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Lawmakers are clearing the way for Australian naval officers to receive the “highest standard” of training in U.S. Naval technology and establish the crew of the country’s future nuclear-powered submarine fleet.
Republican and Democrat members of the AUKUS Working Group introduced the Australia-U.S. Submarine Officer Pipeline Act on June 15.
“Our bill will authorize an education and training program for Royal Australian Navy submariners to receive formal instruction in the highest standard of U.S. Navy technology and will begin rotating in the first cohorts of Australian sailors who will command their future fleet of nuclear-powered submarines,” according to Rep. Joe Courtney (D-CT) in a statement.
Under the program, at least two Australian naval officers will be selected each year to receive training at the Navy Nuclear Propulsion School in South Carolina. Officers will be enrolled in the Submarine Officer Basic Course and later be assigned to an operational U.S. submarine at sea.
The landmark AUKUS deal, signed between former Australian Prime Minister Scott Morrison, U.S. President Joe Biden, and UK Prime Minister Boris Johnson, will see the three nations closely cooperate in the fields of quantum technology, undersea capabilities, and cyber.
The centrepiece of the agreement is the sharing of the U.S.’s top-secret nuclear propulsion technology with Australia and the arming of the nation’s naval forces with nuclear-powered submarines.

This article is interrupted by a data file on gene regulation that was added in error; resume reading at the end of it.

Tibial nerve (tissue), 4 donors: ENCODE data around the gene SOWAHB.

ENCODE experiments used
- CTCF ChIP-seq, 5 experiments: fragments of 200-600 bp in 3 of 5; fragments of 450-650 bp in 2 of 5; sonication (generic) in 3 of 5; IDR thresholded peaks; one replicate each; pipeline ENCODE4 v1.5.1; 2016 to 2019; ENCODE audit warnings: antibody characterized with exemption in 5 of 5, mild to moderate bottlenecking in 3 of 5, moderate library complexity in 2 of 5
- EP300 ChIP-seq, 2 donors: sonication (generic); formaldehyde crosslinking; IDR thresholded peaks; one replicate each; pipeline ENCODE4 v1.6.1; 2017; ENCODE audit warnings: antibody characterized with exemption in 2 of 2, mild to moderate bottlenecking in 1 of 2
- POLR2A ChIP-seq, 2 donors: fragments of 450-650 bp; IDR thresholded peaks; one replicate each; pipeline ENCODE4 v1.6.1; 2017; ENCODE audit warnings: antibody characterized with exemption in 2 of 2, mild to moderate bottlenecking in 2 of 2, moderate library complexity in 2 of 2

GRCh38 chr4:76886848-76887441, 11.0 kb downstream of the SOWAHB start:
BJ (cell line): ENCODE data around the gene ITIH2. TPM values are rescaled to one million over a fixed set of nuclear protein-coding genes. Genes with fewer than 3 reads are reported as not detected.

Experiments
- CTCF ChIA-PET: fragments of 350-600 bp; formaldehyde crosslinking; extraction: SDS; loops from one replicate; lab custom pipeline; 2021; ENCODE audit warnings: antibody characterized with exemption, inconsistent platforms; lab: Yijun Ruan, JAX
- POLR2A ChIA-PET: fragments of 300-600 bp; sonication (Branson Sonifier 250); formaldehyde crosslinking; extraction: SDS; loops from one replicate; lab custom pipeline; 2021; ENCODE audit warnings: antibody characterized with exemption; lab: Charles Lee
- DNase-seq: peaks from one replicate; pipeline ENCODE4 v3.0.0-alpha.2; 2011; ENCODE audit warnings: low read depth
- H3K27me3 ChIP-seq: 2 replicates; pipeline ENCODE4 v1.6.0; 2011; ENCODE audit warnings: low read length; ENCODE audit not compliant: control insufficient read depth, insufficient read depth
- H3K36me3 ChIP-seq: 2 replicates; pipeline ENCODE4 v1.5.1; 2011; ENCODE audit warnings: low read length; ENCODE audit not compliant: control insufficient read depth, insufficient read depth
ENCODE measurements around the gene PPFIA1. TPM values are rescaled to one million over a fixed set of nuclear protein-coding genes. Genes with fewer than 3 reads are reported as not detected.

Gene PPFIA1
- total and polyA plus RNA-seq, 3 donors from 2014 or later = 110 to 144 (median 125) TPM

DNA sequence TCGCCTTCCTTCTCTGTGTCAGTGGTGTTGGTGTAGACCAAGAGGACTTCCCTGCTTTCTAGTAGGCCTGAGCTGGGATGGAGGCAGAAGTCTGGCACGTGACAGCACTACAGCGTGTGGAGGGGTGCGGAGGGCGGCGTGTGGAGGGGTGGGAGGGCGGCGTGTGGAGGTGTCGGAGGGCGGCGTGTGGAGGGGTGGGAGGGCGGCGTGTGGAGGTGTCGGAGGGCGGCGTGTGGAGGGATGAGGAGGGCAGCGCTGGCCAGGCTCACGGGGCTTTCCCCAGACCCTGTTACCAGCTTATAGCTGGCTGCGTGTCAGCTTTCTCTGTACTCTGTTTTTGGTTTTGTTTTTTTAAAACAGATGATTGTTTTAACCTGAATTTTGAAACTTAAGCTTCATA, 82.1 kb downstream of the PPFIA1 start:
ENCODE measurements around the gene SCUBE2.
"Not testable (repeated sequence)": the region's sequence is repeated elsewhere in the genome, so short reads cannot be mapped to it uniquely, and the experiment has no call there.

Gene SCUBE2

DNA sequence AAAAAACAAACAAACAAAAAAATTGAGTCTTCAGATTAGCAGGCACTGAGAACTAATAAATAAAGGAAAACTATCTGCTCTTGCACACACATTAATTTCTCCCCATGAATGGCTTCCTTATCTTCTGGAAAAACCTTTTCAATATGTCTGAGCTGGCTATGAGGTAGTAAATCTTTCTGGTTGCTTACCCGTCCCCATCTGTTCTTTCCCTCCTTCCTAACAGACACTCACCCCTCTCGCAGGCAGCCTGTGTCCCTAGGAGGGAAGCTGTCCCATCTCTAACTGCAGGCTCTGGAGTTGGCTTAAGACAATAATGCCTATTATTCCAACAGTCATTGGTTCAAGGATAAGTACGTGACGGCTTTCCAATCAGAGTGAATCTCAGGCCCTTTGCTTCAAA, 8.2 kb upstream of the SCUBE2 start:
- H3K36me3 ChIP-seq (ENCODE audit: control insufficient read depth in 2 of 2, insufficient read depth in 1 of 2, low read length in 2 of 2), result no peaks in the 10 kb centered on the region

The deal is significant given Australia’s long-standing aversion to nuclear power, which was put aside in response to increasing tensions in the Indo-Pacific region from the Chinese Communist Party.
An ongoing concern with the implementation of AUKUS has been the lag time between the signing of the agreement and the arrival of the first nuclear-powered submarines, which could be expected around the late 2030s.
As a stopgap solution, former Australian Defence Minister Peter Dutton revealed that he was close to requesting to purchase two Virginia-class submarines from the United States, while the remaining eight submarines in the proposed fleet would be constructed locally in South Australia.
There have also been calls for Australia to purchase a third-class of submarine as a stopgap, but Dutton, now the opposition leader, has argued strongly against this.
“Defence leaders here and in the U.S. strongly advised me, Australia doesn’t have the construction workforce, let alone the crew capability, to run three classes of submarines,” he wrote in an op-ed.